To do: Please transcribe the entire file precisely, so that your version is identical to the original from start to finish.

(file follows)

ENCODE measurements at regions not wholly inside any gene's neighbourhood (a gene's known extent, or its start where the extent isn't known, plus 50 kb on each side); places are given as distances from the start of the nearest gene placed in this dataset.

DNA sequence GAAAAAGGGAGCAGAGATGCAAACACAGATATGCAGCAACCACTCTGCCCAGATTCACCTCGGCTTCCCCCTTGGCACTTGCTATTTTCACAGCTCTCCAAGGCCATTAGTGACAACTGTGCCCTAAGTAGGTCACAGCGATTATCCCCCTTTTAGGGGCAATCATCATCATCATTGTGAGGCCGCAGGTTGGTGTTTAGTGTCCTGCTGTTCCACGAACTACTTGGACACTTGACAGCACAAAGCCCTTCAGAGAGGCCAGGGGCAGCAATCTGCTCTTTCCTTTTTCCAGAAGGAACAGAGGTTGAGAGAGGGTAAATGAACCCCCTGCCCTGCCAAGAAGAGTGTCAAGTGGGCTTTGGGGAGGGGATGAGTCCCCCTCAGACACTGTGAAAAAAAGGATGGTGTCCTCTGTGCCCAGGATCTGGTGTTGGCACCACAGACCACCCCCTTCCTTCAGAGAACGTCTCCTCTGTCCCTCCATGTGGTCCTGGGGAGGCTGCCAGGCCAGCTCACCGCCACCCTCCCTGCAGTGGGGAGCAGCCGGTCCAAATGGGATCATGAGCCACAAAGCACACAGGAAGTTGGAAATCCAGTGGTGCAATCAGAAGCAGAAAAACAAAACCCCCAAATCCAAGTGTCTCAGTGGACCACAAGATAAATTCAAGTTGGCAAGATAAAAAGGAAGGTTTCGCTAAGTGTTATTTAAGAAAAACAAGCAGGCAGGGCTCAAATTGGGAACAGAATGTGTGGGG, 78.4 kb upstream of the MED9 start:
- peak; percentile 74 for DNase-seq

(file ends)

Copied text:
ENCODE measurements at regions not wholly inside any gene's neighbourhood (a gene's known extent, or its start where the extent isn't known, plus 50 kb on each side); places are given as distances from the start of the nearest gene placed in this dataset.

DNA sequence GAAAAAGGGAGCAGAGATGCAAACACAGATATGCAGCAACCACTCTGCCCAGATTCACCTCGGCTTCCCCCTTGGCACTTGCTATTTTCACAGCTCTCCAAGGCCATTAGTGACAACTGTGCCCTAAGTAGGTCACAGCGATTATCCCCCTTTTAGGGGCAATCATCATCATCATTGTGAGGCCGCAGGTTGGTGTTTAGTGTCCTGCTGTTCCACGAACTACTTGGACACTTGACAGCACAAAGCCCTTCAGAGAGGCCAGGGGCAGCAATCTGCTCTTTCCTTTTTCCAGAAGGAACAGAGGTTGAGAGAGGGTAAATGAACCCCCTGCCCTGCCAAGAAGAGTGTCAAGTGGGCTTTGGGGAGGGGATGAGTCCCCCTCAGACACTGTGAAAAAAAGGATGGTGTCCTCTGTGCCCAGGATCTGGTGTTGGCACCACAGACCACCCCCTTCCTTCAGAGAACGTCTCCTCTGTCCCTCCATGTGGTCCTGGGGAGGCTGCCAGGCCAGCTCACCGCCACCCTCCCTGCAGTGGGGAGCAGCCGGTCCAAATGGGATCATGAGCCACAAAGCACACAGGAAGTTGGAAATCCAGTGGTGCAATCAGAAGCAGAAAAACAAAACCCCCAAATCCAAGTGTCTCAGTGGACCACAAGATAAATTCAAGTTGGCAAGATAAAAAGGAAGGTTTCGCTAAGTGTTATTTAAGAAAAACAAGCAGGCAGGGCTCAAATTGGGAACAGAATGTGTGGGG, 78.4 kb upstream of the MED9 start:
- peak; percentile 74 for DNase-seq